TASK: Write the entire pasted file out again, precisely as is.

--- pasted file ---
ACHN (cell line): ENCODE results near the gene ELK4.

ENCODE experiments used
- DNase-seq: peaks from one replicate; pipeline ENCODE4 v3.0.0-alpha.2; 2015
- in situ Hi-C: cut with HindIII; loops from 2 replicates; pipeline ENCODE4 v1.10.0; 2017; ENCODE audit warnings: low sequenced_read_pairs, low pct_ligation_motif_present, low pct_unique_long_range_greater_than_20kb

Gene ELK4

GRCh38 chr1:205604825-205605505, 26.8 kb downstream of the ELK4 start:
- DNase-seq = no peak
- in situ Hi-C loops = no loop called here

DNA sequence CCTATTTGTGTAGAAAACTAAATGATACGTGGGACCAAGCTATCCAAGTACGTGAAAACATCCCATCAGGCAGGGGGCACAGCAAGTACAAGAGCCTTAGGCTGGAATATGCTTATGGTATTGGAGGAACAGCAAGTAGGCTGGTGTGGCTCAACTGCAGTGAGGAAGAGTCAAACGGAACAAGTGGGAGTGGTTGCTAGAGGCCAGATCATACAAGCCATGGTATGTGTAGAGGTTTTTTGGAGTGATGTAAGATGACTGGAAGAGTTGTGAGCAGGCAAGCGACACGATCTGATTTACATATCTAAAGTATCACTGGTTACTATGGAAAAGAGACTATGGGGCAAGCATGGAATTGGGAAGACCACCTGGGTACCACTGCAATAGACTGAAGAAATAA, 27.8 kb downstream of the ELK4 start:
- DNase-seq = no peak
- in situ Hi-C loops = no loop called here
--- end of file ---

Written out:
ACHN (cell line): ENCODE results near the gene ELK4.

ENCODE experiments used
- DNase-seq: peaks from one replicate; pipeline ENCODE4 v3.0.0-alpha.2; 2015
- in situ Hi-C: cut with HindIII; loops from 2 replicates; pipeline ENCODE4 v1.10.0; 2017; ENCODE audit warnings: low sequenced_read_pairs, low pct_ligation_motif_present, low pct_unique_long_range_greater_than_20kb

Gene ELK4

GRCh38 chr1:205604825-205605505, 26.8 kb downstream of the ELK4 start:
- DNase-seq = no peak
- in situ Hi-C loops = no loop called here

DNA sequence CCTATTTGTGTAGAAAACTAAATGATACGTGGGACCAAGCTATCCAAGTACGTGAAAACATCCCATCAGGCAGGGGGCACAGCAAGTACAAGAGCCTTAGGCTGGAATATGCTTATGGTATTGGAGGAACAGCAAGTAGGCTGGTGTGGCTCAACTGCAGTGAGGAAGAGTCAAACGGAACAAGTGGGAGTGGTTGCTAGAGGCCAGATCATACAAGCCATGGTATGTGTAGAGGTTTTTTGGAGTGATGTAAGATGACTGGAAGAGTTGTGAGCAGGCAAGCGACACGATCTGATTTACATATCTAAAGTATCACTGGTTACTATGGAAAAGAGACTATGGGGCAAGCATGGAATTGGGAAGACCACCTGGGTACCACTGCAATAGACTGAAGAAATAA, 27.8 kb downstream of the ELK4 start:
- DNase-seq = no peak
- in situ Hi-C loops = no loop called here